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October 15, 2013

What to Ask Your Packaging Design Company

What to Ask Your Packaging Design Company

Client: I need a new package designed!
Package Designer:  I design amazing packaging!
Client: Sold!
[Client and designer skip off into the sunset, hand-in-hand]

Oh, if only it was this easy. Let’s talk about what you should be asking packaging design companies before you hire them.

If you want the best packaging for your buck, you’ll have to ask your potential packaging design company the right questions in advance so that there is as little confusion as possible once the project is under way (granted, there will always be some unforseeables, but if you’ve clarified most of the major concerns, then you’ll be better able to navigate the surprises once they occur).

Obviously, you’ll want to discuss the scope of the project and determine the pay structure in advance, as well as the time frame and the methods both client and contractor use to work in the most productive manner possible. Once you’ve graduated from the preliminaries and listened to the designer deliver his 10 commandments of product packaging, it’s time to hit him with the big questions. Does he answer each question intelligently, or squirm, take nervous sips of coffee and run from the room in terror? It’ll be exciting either way! Let’s begin!

What other projects have you completed that were similar to mine?

Ideally, you’ll hire a packaging design company with loads and loads of experience with your product and your market. This designer will be aware of relevant packaging trends, industry innovations, market stats, costs, distribution issues and other innumerable potential hiccups and project setbacks.

Of course, if the potential designer has very little (or zero) experience with your product, you need to use your super psychic powers to see if the designer understands the fact that there will be areas with which he is unfamiliar, and is therefore willing to do the necessary work and research in order to deliver a sound concept. The wrong designer is the designer who consistently underestimates the difficulty of a task or is unable to admit that he doesn’t know something. Someone who covers up his lack of expertise is someone you don’t want anywhere near your project.

What is the full scope of your services?

Will you just need a package design, or are you looking to rebrand? Will the company offer consultation services? Testing services? Foot massage?

How has your work for other clients translated into higher sales? And/or: Which companies experienced a boost in sales as a result of your work?

This should be an easy one to answer coherently. When a design firm’s work has succeeded in raising the sales or profile of a product, the designers won’t hesitate to tell you, and they may never stop telling you unless they’re muzzled. If the packaging design company rep can’t give you an answer you can actually understand, that will generally mean that their work has failed to generate anything.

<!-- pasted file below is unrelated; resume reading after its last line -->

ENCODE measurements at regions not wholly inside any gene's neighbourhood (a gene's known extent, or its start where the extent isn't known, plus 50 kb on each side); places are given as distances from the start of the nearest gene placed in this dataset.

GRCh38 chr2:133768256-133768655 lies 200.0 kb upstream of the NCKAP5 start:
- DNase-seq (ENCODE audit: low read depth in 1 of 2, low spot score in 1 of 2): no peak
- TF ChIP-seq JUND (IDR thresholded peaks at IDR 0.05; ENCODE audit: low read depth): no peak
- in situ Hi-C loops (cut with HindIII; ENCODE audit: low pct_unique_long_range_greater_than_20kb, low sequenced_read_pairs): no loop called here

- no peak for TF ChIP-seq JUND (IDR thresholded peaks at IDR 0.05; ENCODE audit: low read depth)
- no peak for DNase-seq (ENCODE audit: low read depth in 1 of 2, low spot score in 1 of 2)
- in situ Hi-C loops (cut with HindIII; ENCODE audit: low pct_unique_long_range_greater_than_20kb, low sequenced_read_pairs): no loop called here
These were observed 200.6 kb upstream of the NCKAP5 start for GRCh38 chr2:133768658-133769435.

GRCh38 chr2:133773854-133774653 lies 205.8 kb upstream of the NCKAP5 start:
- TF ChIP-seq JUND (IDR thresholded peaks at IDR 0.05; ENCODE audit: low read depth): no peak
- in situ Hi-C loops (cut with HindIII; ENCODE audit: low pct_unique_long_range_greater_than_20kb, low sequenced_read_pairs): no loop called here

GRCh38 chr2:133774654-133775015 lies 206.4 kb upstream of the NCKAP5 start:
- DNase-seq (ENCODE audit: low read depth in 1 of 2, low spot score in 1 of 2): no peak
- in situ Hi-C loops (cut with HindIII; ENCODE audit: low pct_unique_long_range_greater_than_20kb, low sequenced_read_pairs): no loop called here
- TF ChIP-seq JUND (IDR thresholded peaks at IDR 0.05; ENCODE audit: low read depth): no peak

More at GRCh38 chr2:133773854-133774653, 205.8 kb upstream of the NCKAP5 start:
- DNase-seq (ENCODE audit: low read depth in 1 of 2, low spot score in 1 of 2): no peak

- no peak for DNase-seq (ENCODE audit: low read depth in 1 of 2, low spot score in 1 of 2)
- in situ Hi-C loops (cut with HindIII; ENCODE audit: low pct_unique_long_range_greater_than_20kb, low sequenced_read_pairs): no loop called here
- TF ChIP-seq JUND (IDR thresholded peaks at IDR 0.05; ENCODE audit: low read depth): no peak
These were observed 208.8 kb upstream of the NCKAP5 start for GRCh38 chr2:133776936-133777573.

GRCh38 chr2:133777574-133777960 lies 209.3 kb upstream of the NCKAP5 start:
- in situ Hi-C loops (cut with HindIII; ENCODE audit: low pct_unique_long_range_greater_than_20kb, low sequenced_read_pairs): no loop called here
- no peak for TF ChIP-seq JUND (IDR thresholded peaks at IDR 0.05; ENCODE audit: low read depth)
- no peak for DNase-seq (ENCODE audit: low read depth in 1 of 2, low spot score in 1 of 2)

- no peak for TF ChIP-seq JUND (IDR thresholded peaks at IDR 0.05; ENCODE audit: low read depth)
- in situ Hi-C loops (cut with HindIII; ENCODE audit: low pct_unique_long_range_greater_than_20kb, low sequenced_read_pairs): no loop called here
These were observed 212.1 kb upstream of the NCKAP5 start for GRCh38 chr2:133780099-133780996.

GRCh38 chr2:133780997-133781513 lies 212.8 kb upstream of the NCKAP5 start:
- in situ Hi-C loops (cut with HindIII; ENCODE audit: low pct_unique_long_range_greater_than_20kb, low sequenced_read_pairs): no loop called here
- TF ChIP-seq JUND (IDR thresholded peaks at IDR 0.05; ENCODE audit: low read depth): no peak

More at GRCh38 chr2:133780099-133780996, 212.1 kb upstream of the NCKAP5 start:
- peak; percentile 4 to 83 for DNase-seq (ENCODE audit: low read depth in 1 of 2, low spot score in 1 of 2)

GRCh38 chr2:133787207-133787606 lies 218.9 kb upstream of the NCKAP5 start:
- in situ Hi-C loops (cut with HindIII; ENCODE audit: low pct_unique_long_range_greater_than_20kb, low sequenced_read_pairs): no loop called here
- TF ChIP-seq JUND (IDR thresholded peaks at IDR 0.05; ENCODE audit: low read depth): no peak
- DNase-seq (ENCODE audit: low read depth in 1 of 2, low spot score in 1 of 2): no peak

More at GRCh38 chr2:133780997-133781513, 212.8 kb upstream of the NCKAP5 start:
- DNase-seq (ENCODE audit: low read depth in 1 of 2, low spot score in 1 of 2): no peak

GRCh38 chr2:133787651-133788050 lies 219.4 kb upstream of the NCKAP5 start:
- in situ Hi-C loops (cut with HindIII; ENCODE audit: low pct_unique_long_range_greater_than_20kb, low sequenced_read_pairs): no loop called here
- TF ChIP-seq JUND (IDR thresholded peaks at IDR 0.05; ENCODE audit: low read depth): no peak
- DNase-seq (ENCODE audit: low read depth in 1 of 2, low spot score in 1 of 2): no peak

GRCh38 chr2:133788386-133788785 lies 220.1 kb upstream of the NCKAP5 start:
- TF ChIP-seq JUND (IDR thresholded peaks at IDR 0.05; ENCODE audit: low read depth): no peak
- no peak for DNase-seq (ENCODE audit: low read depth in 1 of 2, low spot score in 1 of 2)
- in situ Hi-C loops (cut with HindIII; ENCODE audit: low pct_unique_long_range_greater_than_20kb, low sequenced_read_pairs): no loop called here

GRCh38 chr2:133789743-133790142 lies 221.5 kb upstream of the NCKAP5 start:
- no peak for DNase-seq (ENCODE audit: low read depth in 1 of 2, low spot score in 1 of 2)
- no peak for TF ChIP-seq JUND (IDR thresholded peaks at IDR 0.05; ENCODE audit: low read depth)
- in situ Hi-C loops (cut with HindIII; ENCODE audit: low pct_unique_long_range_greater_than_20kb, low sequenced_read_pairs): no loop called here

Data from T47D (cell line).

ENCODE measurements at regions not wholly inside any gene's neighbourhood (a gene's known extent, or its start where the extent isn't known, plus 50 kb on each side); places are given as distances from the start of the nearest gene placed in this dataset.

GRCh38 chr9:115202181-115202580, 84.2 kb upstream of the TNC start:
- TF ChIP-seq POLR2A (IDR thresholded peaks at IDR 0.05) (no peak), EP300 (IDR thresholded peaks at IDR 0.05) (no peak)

I spoke to [name of former client] who said [outraged/blissfully happy client comment here]. How do you respond?

This requires a bit of research. Clearly, you’ll want to see what online public sentiment is before committing to an interview with a potential packaging design company, but you’ll also have to pick up the phone and talk to former clients to get the real juice.

Interviewing former clients not only gives you an idea of the packaging design company’s capabilities, work ethic and attitudes through first-person accounts of their experience, but might also give you insight into whether those experiences accurately reflect the situation. Let’s say a packaging design company got a hideous review on Yelp or some such review site. If you talk to a former embittered client, you might find out that the client was wholly unreasonable, crooked or downright insane. If you had merely taken the review as written, you could have passed up a great designer.

How the packaging designer responds emotionally to this question is just as important as what the client actually says. Is he/she genuinely surprised by negative feedback, or is he/she able to reasonably and logically recount the events of the project? Is the designer full of blame or diplomatic about the experience? What did he/she learn? Did a restraining order need to be issued?

How do you see [your product] packaging evolving in the next 10 or so years?

The designer should be bursting with ideas and theories about all sorts of new technologies and how your product will soon be delivered to the customer via hovercraft. Okay, so the designer doesn’t necessarily have to envision a Jetsons-like future in order to be well researched and intelligent, but industry knowledge is what you’re looking for with this answer, as well as creativity, ambition and a sincere curiosity about and love for design.

And there’s your initial list with which to work. Play with these questions and come up with some of your own that really hone in on what your needs are. You’ll find that by doing some upfront work like this, you’ll have a much more rewarding experience once you choose your designer.

author

by Kevin Smith

Managing partner at SmashBrand. We’re a group of experienced brand owners, thinkers and world-class designers united by an obsession for creating category disrupting brand experiences.


Purposefully selective, we work with brands that want to stand out and also stand for something.


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